The hardest part about surfing on the Peninsula, as surf instructor Omer Hasson will sometimes tell his beginner students, is just slipping into the wetsuit.
“If it’s in the winter and the suit is still wet from yesterday, you feel your toes start to go numb as you put your foot in,” the 28-year-old Sunnyvale native explains. “It takes commitment to be a surfer in Northern California.”
But as soon as you’re nestled into the neoprene suit and protected from the chilly waters, the next hurdle of surfing is getting out of the ocean. At least that’s been the case for Omer. He began surfing as a teenager while summering in Israel and later fell in love with the sport in his early 20s while traveling throughout Central America.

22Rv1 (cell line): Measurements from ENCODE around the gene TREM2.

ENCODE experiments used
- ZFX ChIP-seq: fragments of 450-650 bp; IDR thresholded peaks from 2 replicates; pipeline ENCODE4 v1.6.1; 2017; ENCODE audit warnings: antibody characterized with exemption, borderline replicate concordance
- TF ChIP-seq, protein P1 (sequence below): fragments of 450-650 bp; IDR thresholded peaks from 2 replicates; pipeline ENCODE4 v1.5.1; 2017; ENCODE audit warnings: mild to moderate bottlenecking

Since he surfed the warm waves of Bocas Del Toro beach in Panama, when the carefree sea coalesced with the liberation felt as a young person emerging after his service in the Israel Defense Forces, Omer has become tethered to his board. And his board is tethered to the beach.
With his face slathered with white zinc oxide for sun protection, Omer is in the water at least six days a week, either in a solo pursuit of the next perfect wave or giving surfing lessons at Pacifica State Beach through his job with the outdoor company Adventure Out.
As an instructor, Omer has two primary goals. First, he needs to teach the basics behind surfing: lessons about ocean awareness, safety in and out of the water, wave etiquette, paddling, push-up and pop-up techniques—which add up to a lot of talking on dry land. Nevertheless, the importance of these basics is underscored every Sunday morning when hordes of surfers clog and hog the breaks, abandoning their Ps and Qs in the process.
The other half of Omer’s class is spent putting that wetsuit to work and developing a relationship with the ocean. Once in the water, he wants to help impart the splendor of the sea, with all of its arcane elements, into the souls of each one of his students.